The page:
These 4 Copywriting Techniques Work Really Well … Right Up Until They Don’t

These 4 Copywriting Techniques Work Really Well … Right Up Until They Don’t

When using urgency as a technique to close a sale, make it fit the tone, voice, and context of the rest of your message. Killer Technique #2: Grab people’s attention with bullet points As copywriters, we do like to sing the praises of bullet points. In the words of the late, great copywriter, David Abbott: “If you believe that facts persuade (as I do), you’d better learn to write a list so that it doesn’t read like a list.” Great advice. Killer Technique #3: Tap into the power of asking questions Do it right, and asking questions is another great way to engage with your readers. They think they know how people will answer the question. Perhaps your headline should have been more like: “Which of these 5 Caribbean water sports would you try first?” That’s an open-ended question — and doesn’t even mention resorts — so maybe I’ll keep reading to find out which water sports you’re talking about. In other words, if you want your readers to engage more deeply with what you’re writing, give them an open loop to chew on. You still need to put in the hard work of crafting great copy. Don’t be like that local lawn care company, switching from neighborly language to full-on direct-response shouting. First write some great copy, and then see how you can use one or more of these techniques to make it even stronger.

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These 4 Copywriting Techniques Work Really Well … Right Up Until They Don’t

Search on Google and you’ll find hundreds of thousands of pages devoted to copywriting secrets, tips, tricks, and techniques.

Go through them all and you might get the impression anyone can become a great copywriter … just by using a few of these “killer techniques!”

Like painting by numbers. But with words and phrases.

Nice idea. But no.

While these techniques can definitely help your copy, they don’t deliver the easy wins some people hope for … They won’t turn dirt into gold.

In fact, there are times when you should either not use them at all or, if you do, use them with care.

Let’s go through four of these techniques, one by one.

Killer Technique #1: Close more sales by creating a sense of urgency

Instilling a sense of urgency is helpful because people love to procrastinate, and generally wait as long as possible before making up their minds.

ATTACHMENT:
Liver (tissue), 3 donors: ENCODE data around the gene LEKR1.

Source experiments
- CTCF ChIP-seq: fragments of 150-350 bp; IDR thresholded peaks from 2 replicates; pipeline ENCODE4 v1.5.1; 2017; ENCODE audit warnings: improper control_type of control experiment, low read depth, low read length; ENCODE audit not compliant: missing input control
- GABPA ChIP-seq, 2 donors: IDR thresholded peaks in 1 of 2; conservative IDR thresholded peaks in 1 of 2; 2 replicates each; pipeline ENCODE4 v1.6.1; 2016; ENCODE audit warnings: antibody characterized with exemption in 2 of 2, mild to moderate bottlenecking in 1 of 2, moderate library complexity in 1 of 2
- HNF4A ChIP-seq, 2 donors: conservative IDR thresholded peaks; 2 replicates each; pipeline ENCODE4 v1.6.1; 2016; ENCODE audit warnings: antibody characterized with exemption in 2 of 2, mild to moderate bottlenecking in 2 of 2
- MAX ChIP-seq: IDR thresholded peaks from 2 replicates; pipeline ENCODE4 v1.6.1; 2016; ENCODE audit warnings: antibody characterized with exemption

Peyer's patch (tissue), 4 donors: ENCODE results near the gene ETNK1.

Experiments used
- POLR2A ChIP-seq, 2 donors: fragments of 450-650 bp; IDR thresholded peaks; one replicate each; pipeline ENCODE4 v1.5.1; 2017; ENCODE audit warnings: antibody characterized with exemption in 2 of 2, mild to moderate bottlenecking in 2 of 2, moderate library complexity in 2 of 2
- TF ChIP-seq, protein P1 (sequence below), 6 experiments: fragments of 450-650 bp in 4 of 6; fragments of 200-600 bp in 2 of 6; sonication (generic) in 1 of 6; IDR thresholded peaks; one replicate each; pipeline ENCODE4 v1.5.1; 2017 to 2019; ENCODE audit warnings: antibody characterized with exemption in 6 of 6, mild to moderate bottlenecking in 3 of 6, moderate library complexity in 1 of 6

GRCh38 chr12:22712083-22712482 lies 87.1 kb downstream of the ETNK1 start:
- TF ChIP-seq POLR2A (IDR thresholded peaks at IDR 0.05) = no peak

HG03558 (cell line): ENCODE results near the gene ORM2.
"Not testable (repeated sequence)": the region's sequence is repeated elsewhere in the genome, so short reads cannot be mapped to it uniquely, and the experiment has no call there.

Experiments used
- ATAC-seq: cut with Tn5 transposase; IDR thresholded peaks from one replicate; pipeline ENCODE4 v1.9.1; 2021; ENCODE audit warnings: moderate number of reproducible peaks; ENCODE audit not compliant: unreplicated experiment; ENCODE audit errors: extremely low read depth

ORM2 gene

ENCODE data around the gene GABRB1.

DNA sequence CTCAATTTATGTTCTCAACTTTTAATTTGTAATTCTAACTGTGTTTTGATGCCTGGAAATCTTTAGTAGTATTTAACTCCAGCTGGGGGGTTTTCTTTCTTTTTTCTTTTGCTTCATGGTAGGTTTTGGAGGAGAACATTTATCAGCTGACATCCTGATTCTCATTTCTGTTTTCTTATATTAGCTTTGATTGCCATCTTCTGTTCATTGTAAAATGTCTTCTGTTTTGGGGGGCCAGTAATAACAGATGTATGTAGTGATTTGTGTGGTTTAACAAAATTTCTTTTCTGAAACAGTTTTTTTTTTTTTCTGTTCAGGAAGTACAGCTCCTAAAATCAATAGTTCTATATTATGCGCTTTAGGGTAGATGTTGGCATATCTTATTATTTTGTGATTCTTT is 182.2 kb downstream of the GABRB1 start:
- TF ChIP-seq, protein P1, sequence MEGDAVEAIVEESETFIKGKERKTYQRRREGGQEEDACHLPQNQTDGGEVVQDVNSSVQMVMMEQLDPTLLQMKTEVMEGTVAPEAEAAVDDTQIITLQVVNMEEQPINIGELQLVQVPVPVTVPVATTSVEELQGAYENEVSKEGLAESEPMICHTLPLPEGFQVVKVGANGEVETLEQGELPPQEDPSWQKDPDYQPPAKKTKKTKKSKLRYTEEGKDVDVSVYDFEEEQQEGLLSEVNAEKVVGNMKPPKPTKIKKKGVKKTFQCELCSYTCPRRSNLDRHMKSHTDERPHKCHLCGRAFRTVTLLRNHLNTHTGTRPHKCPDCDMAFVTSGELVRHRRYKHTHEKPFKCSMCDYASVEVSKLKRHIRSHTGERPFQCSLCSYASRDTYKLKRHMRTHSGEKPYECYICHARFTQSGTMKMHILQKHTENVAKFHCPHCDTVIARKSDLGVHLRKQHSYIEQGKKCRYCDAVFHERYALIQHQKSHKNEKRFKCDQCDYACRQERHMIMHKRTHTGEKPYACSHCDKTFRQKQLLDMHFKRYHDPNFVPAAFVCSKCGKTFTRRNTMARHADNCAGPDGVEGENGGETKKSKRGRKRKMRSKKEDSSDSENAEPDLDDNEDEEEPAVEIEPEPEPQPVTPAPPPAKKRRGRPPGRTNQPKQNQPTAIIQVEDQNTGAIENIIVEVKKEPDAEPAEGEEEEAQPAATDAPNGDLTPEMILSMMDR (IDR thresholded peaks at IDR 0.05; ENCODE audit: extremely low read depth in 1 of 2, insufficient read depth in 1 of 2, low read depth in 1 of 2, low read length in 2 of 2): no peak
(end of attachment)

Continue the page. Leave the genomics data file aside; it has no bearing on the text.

Give those people a deadline and a decent proportion of them will get off the fence and buy.

But you have to be careful how you do this.

For example:

Recently, I was helping a fellow copywriter with the draft of an email she had written for a local lawn care company.

The offer was that the company would come and “put the garden to bed” before the onset of winter. Yard cleanup, some pruning, mulching, and so on.

Toward the end of the email, she wrote:

“Offer ends midnight on Friday, so call us NOW for your FREE appointment!”

Fair enough. But …

This is a local business. The homeowner may have met the person who sent the email. Their kids may go to the same school.

All of a sudden, that clever direct-response urgency sounds off. It doesn’t feel right. Neighbors don’t talk to each other like that.

She might have done better by writing something more along the lines of:

“By the way — winter is coming, and soon we’ll have our first hard frost. After that, it will be too late to put your garden to bed. So please call us soon to make that appointment.”

Urgency … but real urgency, based on the changing seasons.

Not made-up blah blah blah.

When using urgency as a technique to close a sale, make it fit the tone, voice, and context of the rest of your message.

Killer Technique #2: Grab people’s attention with bullet points

As copywriters, we do like to sing the praises of bullet points.

And, yes, they can be useful. Really useful.

They give us an eye-catching and punchy way to deliver a sequence of points.

And when you have a list of things to share, bullet points are much more reader-friendly than a long, meandering sentence with lots of commas.

But lists of bullet points can backfire too.

This happens when they look and feel like … um ……

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